Where is Stevensville, Maryland? You have probably passed by this town many times that is if you are a regular traveler across the Chesapeake Bay Bridge as Stevensville is located on the east end on the bridge. The historic district is located just north of U.S. Route 50 / 301 on Maryland Route 18. A walk through the historic district gives you a feel of life in the old days of the town.
Now some of you are saying, “I love visiting these old towns. The problem is that there are no railroads in Stevensville. Therefore, there is no reason for me to visit this town.”
You are right. There are no railroads in Stevensville, but that was not always the case.
Before the Chesapeake Bay Bridge was built, the only way to cross the Chesapeake Bay was by ferry. A ferry terminal was located at Love Point on the north side of Kent Island of which the town of Stevensville is located. From this terminal, the ferry transported passengers and goods to points across the bay saving travel from having to travel around the north end of the bay which would today add three hours of travel. (In the old days, it would take at least a day.) How did people and goods get to and from Love Point? One of the ways was the Queen Anne’s Railroad Company. The railroad ran from Love Point to the coastal town of Lewes, Delaware. One of the stops on the line was the town of Stevensville. Sadly, the rail line was discontinued, and the tracks were taken up. The Stevensville depot was spared demolition and was moved to a location behind the Rustico Restaurant and Wine Bar on Cockey Lane. The island portion of the rail line is now the Cross Island Trail, and you can walk along the route when trains once ran. The depot can be seen twenty-fours hours a day and features the depot, and old caboose (with no wheels), and a short stretch of track plus a railroad crossing sign. The depot is part of the Historic Sites Consortium of Queen Anne’s County. (The depot itself is not open except on certain occasions.) Parking is available right next to the depot, but the grounds are not suitable for wheelchairs. You can read more at https://www.historicqac.org/historic-site/stevensville-train-depot/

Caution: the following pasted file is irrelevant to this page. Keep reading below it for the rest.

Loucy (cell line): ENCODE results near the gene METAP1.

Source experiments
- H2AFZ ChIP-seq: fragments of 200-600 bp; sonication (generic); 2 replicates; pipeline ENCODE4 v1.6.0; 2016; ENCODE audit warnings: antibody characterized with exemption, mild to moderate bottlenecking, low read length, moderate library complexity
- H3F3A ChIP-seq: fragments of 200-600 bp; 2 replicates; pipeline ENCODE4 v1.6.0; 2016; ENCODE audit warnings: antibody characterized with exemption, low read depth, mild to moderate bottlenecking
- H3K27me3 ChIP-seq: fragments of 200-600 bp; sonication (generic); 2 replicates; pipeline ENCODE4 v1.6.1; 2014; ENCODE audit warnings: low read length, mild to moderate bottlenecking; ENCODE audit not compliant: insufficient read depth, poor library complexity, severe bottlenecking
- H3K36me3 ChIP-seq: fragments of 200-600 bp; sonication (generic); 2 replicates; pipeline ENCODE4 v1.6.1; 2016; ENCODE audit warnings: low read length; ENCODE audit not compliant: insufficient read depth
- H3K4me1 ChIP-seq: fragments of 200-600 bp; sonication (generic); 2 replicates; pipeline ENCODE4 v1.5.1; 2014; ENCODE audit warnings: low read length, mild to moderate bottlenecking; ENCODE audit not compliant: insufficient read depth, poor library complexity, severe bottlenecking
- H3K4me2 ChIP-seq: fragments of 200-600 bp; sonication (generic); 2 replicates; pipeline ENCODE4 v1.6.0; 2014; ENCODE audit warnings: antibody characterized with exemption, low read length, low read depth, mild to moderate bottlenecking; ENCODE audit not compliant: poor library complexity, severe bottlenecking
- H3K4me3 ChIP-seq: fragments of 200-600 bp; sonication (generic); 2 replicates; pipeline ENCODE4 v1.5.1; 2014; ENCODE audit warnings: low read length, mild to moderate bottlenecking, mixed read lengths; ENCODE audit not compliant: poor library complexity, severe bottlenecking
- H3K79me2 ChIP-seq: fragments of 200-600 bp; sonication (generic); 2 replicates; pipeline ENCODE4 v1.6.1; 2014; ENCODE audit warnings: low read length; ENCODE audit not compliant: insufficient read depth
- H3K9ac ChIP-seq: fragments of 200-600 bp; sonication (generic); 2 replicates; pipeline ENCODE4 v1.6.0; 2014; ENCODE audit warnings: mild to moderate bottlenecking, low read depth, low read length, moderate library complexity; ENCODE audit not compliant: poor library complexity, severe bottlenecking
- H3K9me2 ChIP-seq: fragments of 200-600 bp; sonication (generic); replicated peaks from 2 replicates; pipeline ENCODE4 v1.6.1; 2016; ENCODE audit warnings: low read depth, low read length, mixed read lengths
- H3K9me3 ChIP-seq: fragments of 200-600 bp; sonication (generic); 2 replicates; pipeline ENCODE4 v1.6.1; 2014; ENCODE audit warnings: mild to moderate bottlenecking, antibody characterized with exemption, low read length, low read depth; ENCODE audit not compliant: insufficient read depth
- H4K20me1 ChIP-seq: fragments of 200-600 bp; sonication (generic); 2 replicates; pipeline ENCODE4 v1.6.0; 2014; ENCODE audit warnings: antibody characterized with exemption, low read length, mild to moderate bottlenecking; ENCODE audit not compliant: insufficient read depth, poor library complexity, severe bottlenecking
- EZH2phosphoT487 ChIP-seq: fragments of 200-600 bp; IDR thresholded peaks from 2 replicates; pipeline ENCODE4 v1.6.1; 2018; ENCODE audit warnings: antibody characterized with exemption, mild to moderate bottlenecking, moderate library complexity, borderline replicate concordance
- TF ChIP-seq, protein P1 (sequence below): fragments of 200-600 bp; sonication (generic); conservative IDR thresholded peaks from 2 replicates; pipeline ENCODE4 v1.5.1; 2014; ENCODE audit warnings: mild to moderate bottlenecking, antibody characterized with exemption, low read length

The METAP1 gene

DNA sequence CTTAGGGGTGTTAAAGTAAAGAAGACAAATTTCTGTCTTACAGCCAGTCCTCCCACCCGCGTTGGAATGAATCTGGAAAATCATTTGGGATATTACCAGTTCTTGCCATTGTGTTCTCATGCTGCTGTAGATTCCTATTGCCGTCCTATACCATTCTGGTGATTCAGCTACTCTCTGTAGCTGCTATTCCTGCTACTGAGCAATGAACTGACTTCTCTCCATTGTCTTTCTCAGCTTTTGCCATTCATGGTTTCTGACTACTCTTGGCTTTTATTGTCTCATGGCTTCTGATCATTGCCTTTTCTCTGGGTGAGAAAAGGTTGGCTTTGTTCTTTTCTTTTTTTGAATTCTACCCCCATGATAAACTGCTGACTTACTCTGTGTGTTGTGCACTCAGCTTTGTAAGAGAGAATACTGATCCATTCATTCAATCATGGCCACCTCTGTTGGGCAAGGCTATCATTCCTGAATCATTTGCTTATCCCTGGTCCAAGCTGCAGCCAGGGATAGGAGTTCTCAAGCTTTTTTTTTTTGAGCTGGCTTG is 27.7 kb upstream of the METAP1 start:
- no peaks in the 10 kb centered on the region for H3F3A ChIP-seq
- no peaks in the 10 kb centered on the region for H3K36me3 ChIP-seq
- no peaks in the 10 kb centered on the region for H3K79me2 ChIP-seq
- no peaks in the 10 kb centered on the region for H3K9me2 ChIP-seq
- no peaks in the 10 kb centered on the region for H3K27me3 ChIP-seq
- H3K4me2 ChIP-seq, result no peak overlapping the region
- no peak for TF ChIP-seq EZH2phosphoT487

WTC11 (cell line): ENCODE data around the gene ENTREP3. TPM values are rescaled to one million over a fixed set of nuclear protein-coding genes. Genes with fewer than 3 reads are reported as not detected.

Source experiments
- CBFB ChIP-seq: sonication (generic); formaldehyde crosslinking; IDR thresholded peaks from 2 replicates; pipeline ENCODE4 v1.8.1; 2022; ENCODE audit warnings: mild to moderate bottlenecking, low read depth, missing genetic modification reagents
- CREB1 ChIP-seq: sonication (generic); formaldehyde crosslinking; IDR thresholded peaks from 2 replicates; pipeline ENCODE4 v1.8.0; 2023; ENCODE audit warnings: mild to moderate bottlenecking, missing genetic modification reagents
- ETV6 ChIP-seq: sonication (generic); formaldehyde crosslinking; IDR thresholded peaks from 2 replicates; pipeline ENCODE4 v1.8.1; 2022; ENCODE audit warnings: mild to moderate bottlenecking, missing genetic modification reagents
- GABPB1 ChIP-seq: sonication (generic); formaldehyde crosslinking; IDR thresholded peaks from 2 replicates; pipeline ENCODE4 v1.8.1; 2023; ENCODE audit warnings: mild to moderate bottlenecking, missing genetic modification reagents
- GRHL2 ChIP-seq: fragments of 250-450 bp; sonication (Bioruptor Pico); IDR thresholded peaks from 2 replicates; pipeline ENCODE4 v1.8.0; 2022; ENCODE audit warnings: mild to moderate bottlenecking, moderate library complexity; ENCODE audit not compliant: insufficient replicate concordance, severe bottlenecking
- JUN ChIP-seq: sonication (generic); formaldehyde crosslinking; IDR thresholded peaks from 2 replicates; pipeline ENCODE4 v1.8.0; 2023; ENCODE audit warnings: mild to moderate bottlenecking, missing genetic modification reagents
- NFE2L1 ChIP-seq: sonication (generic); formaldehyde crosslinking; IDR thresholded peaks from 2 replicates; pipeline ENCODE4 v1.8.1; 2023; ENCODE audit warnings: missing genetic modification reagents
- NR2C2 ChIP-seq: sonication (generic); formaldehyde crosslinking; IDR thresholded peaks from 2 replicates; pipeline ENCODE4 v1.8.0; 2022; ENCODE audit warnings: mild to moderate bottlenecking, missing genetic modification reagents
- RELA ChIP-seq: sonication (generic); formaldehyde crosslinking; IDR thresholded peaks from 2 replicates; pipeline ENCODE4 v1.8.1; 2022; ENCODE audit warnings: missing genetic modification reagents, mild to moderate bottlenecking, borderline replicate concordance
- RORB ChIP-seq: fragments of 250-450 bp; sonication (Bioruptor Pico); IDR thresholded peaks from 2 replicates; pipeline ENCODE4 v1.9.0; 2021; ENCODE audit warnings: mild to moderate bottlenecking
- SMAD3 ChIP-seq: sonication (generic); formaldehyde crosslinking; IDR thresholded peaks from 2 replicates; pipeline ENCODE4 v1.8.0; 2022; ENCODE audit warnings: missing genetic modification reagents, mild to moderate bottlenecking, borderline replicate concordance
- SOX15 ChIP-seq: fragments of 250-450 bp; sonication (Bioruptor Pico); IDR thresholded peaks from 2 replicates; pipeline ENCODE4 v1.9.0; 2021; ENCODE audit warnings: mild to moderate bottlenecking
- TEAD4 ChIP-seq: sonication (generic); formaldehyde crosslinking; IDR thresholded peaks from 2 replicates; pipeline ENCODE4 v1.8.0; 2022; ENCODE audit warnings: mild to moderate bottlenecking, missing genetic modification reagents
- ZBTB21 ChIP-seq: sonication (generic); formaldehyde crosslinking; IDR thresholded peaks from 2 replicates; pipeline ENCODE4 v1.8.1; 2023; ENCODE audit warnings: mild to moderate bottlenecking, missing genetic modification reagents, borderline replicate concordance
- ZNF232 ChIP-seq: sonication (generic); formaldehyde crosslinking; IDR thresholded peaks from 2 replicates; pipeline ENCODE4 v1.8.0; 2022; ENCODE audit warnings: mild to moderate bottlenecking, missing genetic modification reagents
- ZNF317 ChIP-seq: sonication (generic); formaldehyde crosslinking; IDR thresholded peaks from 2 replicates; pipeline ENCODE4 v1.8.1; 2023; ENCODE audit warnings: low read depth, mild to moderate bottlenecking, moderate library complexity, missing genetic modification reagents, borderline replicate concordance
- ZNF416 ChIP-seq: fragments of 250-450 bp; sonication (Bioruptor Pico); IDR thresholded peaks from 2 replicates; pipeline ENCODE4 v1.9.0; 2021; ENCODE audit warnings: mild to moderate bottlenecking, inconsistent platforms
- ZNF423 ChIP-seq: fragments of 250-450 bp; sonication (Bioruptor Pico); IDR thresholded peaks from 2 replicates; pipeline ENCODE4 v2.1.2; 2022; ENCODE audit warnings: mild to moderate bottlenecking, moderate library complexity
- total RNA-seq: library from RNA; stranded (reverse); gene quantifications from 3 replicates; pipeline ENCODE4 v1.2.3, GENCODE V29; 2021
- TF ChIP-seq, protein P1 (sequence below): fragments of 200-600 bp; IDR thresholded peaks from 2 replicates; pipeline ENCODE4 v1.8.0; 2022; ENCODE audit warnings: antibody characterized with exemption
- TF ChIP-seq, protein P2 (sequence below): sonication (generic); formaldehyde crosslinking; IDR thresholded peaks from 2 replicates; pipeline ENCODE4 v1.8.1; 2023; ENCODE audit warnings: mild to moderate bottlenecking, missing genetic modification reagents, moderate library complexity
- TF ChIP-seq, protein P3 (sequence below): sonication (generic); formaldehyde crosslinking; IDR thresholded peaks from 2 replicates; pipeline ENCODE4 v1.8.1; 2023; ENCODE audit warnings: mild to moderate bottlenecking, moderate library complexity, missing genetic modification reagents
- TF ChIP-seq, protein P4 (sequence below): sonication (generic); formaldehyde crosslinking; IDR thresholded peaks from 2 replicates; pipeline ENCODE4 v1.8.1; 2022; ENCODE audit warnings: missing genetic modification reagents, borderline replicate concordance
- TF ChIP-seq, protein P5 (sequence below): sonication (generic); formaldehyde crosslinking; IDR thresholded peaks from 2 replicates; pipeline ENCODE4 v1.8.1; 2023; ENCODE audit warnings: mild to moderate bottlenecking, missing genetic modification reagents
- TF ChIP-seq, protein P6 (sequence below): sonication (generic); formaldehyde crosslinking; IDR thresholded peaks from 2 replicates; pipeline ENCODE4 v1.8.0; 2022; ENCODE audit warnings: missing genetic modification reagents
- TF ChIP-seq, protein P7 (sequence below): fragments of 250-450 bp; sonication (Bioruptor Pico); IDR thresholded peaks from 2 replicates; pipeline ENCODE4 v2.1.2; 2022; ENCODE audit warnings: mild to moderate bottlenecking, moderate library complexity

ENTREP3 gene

They next time, you go across the Chesapeake Bay Bridge, take a short detour into the Stevensville Historic District, a district with a history of a railroad.
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